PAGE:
A better approach to God's presence (Hebrews 12:18–24)

     Hold firmly to your confession of Jesus Christ, as Lord and Savior, the perfect High Priest and sacrifice for sin. Do not be tempted toward any legalistic system, like the readers of Hebrews seemed to be tempted to return to a reliance upon Judaism. The author uses a contrast between the old and the new, as represented in Sinai and Zion, to argue for the reasonableness of enduring in a complete faith in Christ alone to the end.

I.   Mount Sinai: the old covenant’s character and inadequacy (12:18–21)

     1.  Touchable: The Sinai experience of Israel as well as the whole Old Testament system dealt with things that could be handled, seen, and audibly heard. Judaism was for that reason still attractive to many, as similar “touchable” experiences today. But NT believers have come to that which is not “touchable” and need to guard against reverting to something less.

     2.  Exclusive: The Sinai experience as well as the old covenant system kept the worshiper at a distance. It excluded the worshiper from the presence of God, setting up boundaries which should not be crossed on pain of death. Systems which put a distance between God and the believer are not what NT believers have approached.

     3.  Fearsome: The Sinai experience awoke fear in all the people, including Moses. They rightly feared crossing the barrier between them and God as further experience showed (cf. Lev 10:1–3; Isa 6:5). Such fear is reasonable for those who would live legalistically, but that fear has been removed for the NT believer.

II.  Mount Zion: the new covenant and believers’ privileges (12:22–24).

     1.  The believer arrives at a better place. Mount Zion, as the physical capital chosen by King David, was the political and religious center of Israel and became representative of the presence of God in heaven, corresponding to the heavenly Jerusalem. Under the new covenant the believer approaches the spiritual reality of a city of the living God, heavenly Jerusalem, though we still look for its coming (Hebr 13:14). It is the city of our citizenship and the one to which the patriarchs looked (11:10). It is the residence of the King (cf. Ps 2:6). Unlike Sinai where God came cloaked to mankind, believers today approach the city of God with no reason to fear. Jesus has prepared a place for us (John 14:2–3).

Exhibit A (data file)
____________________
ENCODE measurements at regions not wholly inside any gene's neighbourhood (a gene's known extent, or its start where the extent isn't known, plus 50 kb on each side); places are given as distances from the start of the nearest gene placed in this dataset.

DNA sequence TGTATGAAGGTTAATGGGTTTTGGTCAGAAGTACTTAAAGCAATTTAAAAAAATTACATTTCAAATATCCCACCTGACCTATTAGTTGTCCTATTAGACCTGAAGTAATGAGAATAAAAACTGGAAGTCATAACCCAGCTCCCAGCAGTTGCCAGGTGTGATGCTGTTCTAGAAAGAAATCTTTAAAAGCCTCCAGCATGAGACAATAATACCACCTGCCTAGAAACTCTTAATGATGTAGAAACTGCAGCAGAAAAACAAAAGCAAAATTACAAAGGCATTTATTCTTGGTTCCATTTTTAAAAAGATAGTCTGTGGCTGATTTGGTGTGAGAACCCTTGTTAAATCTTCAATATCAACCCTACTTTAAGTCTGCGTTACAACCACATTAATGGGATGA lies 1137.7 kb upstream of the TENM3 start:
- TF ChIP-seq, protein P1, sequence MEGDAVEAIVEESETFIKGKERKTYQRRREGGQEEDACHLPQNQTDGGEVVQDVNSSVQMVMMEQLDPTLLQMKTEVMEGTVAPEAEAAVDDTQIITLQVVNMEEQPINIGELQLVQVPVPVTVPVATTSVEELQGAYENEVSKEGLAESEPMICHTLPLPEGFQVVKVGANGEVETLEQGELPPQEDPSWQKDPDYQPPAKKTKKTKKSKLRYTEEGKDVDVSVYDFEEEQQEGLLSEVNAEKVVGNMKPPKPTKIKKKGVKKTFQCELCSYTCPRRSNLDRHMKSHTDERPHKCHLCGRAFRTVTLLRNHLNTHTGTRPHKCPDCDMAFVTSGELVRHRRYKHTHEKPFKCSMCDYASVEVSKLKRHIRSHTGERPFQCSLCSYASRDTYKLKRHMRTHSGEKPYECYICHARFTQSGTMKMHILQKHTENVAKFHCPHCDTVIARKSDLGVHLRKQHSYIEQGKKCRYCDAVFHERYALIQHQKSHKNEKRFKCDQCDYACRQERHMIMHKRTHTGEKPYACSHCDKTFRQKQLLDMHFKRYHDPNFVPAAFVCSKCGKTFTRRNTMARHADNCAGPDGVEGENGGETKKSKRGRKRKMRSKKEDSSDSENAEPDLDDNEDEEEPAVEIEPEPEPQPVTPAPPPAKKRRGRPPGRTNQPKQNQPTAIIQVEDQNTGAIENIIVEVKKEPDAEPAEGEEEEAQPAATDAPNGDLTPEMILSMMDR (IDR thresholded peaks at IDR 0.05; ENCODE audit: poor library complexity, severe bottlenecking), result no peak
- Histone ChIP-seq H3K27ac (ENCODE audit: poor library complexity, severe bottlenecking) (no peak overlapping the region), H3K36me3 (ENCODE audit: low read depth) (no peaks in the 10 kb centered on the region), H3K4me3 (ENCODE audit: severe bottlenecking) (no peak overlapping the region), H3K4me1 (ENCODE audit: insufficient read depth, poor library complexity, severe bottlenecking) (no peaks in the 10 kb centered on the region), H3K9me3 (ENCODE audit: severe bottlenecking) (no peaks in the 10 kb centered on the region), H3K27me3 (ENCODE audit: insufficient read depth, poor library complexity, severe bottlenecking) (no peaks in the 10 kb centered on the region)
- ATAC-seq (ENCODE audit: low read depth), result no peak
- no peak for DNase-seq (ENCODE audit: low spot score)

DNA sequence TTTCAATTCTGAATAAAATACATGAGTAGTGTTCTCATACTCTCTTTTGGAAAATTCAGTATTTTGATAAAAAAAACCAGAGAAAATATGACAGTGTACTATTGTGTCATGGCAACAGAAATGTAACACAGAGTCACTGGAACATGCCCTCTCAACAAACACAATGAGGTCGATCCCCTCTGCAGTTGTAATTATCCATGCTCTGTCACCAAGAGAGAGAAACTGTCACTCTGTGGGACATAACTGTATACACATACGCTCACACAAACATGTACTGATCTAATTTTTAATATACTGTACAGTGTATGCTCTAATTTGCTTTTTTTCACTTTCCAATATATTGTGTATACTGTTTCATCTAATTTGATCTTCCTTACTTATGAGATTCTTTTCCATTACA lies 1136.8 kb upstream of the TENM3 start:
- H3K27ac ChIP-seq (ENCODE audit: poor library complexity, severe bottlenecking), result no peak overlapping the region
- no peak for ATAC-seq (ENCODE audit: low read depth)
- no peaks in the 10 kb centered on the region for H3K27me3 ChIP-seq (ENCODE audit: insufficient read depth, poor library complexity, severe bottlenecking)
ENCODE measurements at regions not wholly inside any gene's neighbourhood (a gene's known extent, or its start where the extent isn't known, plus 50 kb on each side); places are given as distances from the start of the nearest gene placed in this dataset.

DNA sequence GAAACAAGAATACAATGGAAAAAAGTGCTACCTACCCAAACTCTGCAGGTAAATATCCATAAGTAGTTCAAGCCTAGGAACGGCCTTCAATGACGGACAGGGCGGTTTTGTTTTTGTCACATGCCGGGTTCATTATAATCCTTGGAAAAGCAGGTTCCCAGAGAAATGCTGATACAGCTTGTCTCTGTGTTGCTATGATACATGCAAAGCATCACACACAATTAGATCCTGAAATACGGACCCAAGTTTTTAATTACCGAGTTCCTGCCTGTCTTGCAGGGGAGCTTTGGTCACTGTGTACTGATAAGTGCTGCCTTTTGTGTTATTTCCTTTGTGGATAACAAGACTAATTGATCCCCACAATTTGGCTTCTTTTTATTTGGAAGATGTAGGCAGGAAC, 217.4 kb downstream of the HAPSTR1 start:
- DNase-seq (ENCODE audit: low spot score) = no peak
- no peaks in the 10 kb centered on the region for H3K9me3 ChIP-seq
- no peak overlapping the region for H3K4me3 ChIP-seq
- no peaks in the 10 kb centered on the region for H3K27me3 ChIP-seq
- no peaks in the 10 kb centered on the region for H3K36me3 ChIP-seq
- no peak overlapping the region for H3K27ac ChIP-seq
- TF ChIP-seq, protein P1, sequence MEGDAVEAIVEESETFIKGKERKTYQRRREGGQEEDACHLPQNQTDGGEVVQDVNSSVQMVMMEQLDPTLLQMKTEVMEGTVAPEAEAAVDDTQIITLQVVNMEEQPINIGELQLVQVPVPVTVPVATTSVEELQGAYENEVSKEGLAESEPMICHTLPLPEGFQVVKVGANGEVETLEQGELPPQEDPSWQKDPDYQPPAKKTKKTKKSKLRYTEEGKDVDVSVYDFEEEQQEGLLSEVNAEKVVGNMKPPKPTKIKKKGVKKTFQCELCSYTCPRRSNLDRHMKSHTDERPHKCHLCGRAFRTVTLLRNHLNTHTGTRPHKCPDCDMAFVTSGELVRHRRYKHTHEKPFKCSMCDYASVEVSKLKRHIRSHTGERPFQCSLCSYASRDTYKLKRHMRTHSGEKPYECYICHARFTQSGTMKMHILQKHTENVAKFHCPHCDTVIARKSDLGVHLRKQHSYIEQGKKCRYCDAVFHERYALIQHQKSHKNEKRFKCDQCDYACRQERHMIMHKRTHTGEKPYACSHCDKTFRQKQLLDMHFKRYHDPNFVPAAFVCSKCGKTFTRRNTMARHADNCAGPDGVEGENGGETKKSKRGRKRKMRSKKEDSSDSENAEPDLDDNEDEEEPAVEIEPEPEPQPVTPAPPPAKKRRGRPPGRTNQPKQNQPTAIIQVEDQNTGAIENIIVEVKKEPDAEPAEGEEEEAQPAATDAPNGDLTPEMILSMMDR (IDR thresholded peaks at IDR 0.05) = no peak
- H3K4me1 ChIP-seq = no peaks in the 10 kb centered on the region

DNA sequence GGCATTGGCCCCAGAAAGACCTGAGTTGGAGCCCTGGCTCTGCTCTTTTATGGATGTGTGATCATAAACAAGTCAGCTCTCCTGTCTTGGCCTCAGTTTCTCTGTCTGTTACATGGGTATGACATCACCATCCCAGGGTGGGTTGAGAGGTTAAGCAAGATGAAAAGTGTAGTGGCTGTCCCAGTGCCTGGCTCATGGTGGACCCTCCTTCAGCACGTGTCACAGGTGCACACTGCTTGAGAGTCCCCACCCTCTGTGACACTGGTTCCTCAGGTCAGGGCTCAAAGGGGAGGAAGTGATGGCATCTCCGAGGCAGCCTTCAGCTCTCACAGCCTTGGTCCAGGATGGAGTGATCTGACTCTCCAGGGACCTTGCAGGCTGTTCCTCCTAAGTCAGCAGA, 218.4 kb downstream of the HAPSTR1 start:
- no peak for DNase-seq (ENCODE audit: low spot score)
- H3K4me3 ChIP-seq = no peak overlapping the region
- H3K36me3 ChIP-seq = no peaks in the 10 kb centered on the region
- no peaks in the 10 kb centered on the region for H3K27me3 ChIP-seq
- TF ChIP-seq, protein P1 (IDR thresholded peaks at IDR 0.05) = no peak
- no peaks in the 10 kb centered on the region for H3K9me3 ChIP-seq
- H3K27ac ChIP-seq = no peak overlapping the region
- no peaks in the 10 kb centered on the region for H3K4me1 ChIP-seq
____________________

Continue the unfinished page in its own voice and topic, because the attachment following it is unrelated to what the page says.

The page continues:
2.  The believer expects a better reception. Angels at Sinai and in the O.T, represented the awesome power and glory of God, but we know them as those sent to minister to the heirs of salvation (1:14) and those who rejoice and praise God for the salvation He has worked in Jesus Christ, the Lamb of God (cf. Luke 15:10; Rev 5). This joyful gathering is the expectation of NT believers as well as an “assembly of firstborn, registered in heaven.” These are redeemed men and women (cf. Luke 10:20; Dan 12:1; Rev 13:18; 17:8; 21:27), who are joint heirs with Jesus Christ, the Firstborn (Col 1:15) and share in His inheritance. Although the “church” could be in mind, it is probably best to consider this simply as an assembly, such as the official gathering of citizens.

     3.  The believer anticipates a better condition. Believers approach a judge, who as God of all, will judge justly and wisely over all. For the believer this is a comfort, knowing that the penalty for the believer’s sin has been paid by Christ. Those men and women of faith who had to wait to be perfected (11:40), though yet waiting for their resurrection bodies, have been united with Christ in His death and resurrection, and made perfect with all those who place their faith in Jesus Christ. The law with its offerings and sacrifices makes no one perfect (7:19; 9:9; 10:1), but Christ accomplished that with a single offering (10:14). Why revert to a system that could not help?

     4.  The believer possesses a better promise. Jesus as God and man is the perfect mediator of God’s promise for those who believe to forgive, remember sins no more, put His law on the heart, and be our God. Jesus makes that promise possible. It is His blood that cleanses (10:22); His voluntary death speaks better than Abel’s martyrdom and the promise of forgiveness and cleansing better than vindication.

     A reliance upon Judaism, or any ritual or law-keeping, rather than on Christ alone requires keeping all the law to live. But we can’t keep it and the law can’t save. Believers in Jesus have come to something much better, a great hope and a positive reason to persevere in the faith.

Questions for further thought and discussion:

 • Do you find yourself tempted by Sinai oriented thinking, e.g., wanting “touchable” things to aid worship or imagining the need for others to approach God for you? What do you need to change that thinking?

 • What excites you most about what lies before the true believer (as described in these verses)? Why?

 • How will understanding the difference between “Sinai” and “Zion” better help you persevere in the faith?

Basel Christian Fellowship © 2020 David Manduka